[We stock many of the varieties mentioned/pictured here, but since we only tend to get restocked in spring, please call ahead if there is something specific you’re looking for; otherwise there’s sure to be a substitute that will suit your needs.]
I see conifers as the “red-headed stepchild” of gardens; why so few appreciate their myriad forms and interesting habits, colors and textures is beyond me. Ok, so they don’t flower and don’t produce pretty berries, but they make up for it in their own way: some change color with the seasons, their seed cones can be just as interesting as clusters of fruit, and their range of textures and colors provide a consistent palette to play other plants off of. For those of you who decorate for Christmas, their cut branches last well into winter in arrangements with wet floral foam and cool temperatures (here at the nursery, they’ve lasted through Valentine’s Day).
Just like many other shrubs and trees, conifers come in dwarf and compact forms; this doesn’t always mean they’ll stay small forever – it just means that they don’t get where they’re going very quickly. “Miniature” conifers only grow about 1” per year and “dwarf” conifers grow no more than 6” per year so, let’s face it, they’re not outgrowing their space anytime soon.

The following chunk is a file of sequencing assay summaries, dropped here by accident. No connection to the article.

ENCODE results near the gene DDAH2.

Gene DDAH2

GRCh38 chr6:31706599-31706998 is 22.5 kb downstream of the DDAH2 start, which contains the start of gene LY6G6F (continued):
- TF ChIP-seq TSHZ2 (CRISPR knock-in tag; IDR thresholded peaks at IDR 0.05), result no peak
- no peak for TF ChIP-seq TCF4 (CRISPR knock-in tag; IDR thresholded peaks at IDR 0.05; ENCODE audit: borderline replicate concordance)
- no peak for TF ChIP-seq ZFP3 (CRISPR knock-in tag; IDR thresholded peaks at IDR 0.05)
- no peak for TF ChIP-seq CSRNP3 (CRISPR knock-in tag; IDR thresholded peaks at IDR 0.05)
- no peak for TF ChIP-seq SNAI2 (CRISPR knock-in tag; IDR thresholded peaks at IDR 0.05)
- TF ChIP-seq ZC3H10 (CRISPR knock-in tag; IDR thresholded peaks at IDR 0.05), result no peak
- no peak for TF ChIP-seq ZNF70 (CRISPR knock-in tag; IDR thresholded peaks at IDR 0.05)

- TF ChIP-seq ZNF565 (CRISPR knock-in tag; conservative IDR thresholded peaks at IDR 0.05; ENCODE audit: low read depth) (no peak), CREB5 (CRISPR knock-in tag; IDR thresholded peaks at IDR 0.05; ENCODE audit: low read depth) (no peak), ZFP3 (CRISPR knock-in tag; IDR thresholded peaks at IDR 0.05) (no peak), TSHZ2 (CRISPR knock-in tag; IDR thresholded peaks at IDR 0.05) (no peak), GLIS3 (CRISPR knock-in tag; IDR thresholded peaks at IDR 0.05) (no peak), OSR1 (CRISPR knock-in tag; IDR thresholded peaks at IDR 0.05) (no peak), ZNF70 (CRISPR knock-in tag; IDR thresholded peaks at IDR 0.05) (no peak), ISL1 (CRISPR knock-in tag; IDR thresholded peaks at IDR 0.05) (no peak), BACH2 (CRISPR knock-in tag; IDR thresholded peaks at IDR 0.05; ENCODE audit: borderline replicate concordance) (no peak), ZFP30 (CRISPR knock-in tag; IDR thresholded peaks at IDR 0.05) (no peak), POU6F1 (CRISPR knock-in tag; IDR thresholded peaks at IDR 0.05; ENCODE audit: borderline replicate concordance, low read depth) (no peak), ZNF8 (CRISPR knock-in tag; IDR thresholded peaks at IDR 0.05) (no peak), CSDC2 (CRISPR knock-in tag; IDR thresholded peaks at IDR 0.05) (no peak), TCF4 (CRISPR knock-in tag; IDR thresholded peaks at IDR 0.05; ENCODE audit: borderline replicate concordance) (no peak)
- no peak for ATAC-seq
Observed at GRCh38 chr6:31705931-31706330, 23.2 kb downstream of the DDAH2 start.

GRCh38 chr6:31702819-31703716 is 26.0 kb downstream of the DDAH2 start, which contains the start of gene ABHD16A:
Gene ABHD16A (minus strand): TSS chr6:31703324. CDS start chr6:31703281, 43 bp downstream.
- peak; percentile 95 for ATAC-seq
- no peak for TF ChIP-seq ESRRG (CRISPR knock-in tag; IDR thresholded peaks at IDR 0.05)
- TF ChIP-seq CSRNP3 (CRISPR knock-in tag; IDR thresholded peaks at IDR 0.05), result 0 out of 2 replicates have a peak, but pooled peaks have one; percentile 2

There are some options for shady sites, though honestly the vast majority of conifers grow best (and look their best) in at least 6 hours of direct summer sun. I always appreciate conifers the most when they’re mixed with non-conifers; it forces you to notice the change in texture and other nuances that I think are often overlooked or taken for granted. Of course, there’s always color: you put a bright yellow conifer next to a blue one and everyone’s going to notice. Add in a purple-leaved perennial or red-berried shrub and you’ve now got a riot of color on your hands that is going to last longer than any flowering annual can, and we all know annuals are very good at what they do.
“Variety is the spice of life,” the saying goes, and that’s definitely true of gardening. The more you can mix plants together, the more interesting it becomes. If you don’t like a chaotic look, just remember to plant in swaths (if using multiple smaller plants) and use repetition to tie everything together. What do you repeat? That’s up to you – it can be the exact same cultivar or it can just be a theme like leaf color, plant shape, or overall texture. Let’s look at some uses of conifers in various landscapes to see how we can use them and what some of our options are (there are way too many to list here)…
by Miri Talabac, Woody Plant Buyer